Historical Context

Historical context can impact literature in a number of ways. The author’s writing can be impacted by the historical period during which it was written, or the historical setting of the story. Don’t hesitate to also check our 236 free and powerful practice tests

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The next lesson: Identifying a Logical Conclusion, both lessons are included in Practice Tests.

For instance, when Charles Dickens was writing, he was writing during a period where authors were paid by the word, which meant that his novels were very, very long. And that was the result of the time period during which his work was written. He was writing long novels because he knew he would get paid more for every word that he wrote.

Dialect is something else you can pay attention to. The dialect could be what the author is used to using in his everyday life, or the dialect could be more related to the historical setting of the story.

So, dialect is something you want to pay attention to, and ask yourself, “Is this the dialect used during the setting, or is this more of just the author using his own personal dialect that he’s used to?”

Another thing to pay attention to with historical setting is major events that are going on. You want to be familiar with the time period during which the story is set, so you can have a better understanding of it.

So, one example is the Civil War. During the Civil War, slavery was the normal thing in the south. And when the Civil War was over, lots of slaves or people that used to be slaves, wanted to tell their story. And so, what came about were slave narratives, and these painted a picture of what slave life was actually like during that time. It was an actual account from that time period, and it kind of also told the relationship between slaves and slaveholders.

So, that source of writing is very valuable, and it’s become one of the most important literary genres for African-American writers. Today, people may still write from that perspective in that time period, but the actual slave narratives that gave firsthand accounts were very important.

Another thing to pay attention to with Civil War writing, slave narratives, anything from that time period are the themes. A lot of times, you’ll see themes of power, race, and equality, because when slavery ended, it was because people were saying, “Your skin color doesn’t make you more or less of a person, or a better or worse person. Everyone’s equal.” And while equal rights didn’t come about until later, it started that theme of equality around Civil War time.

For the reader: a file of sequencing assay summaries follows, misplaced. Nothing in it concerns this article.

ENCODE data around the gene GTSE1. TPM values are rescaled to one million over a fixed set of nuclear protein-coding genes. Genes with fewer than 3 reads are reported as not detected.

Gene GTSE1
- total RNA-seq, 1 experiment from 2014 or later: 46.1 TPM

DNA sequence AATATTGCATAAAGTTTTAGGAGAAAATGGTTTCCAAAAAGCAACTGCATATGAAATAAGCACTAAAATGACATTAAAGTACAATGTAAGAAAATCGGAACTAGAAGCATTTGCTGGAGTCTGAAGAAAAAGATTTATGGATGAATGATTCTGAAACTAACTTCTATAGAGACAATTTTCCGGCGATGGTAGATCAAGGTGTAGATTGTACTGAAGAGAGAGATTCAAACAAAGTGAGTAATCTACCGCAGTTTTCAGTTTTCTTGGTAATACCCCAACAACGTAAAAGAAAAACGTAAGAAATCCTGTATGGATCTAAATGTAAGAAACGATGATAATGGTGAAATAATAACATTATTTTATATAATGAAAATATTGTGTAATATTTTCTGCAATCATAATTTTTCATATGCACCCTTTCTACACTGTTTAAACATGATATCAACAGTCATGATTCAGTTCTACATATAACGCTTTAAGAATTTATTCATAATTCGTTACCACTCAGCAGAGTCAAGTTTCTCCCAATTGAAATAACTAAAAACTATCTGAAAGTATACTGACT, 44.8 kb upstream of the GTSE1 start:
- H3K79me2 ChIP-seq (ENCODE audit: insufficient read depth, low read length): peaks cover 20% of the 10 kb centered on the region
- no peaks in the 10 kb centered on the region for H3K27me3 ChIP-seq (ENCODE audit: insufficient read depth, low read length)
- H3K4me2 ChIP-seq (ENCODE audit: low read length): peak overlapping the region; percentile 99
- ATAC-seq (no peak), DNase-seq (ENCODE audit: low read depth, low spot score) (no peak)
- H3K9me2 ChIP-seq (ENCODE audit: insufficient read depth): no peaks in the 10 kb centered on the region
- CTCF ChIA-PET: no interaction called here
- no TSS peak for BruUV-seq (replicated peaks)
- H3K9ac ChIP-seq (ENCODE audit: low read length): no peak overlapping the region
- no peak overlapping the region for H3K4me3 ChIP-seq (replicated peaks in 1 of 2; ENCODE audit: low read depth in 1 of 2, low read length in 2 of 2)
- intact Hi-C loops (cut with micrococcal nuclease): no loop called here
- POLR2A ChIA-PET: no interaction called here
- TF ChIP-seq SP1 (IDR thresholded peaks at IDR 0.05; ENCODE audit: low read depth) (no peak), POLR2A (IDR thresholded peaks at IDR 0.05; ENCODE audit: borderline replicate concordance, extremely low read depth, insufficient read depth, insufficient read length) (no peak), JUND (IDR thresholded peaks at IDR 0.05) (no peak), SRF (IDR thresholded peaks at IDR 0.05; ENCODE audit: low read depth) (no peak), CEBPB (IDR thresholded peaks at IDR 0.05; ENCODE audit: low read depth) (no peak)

Another major event that’s common is World War II. There are countless novels based around World War II events. Whether it’s based in Nazi Germany, whether it’s based in America, as people are dealing with what was going on here, but one of the biggest things that you’ll see is the topic of genocide. Destroying a whole race.

So, your Jewish/Nazi relations, you’re going to see a lot of. Anne Frank, very popular book, one that most people are going to know about was based on this. And if you know the World War II era, then you know what to expect when you’re reading. You know that the Nazis are trying to take over most of Europe. You know that the Jews are being persecuted, and you’ve already got that bit of background knowledge before you even read the rest of the book.

And, with World War II novels, you’re, again, going to see themes of race, power, and democracy, because in the end, people were going to say that having a government where some totalitarian dictator took over everything wasn’t the best way to be, and you’re going to see people highlighting the pros of democracy.

So, whenever you’re reading, really pay attention to the historical context of the story, because the historical period during which it was written is always going to have an impact, and the historical setting is going to be very important for you to understand, so that you can understand why the author gave the characters certain motivations, and why the author carried out the plot as they did.

Practice tests help you remember. Take this mini-test to solidify your memory.

Mini-test: Historical Context 

1. Because men, groping in the Arctic darkness, had found a yellow metal, and because steamship and transportation companies were booming the find, thousands of men were rushing to the Northland. [Jack London]

Use the context clues to determine when this story is happening.
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2. The door opened, and some men-at-arms appeared. The leader said: ‘The stake is ready. Come!’

The stake! The strength went out of me, and I almost fell down. It is hard to get one’s breath at such a time, such lumps come into one’s throat, and such gaspings; but as soon as I could speak, I said:

‘But this is a mistake—the execution is to-morrow.’
‘Order changed; been set forward a day. Haste thee!’ [Mark Twain]

Use the context clues to determine when this story takes place.
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B.  
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The next lesson: Identifying a Logical Conclusion, both lessons are included in Practice Tests.

historical-context




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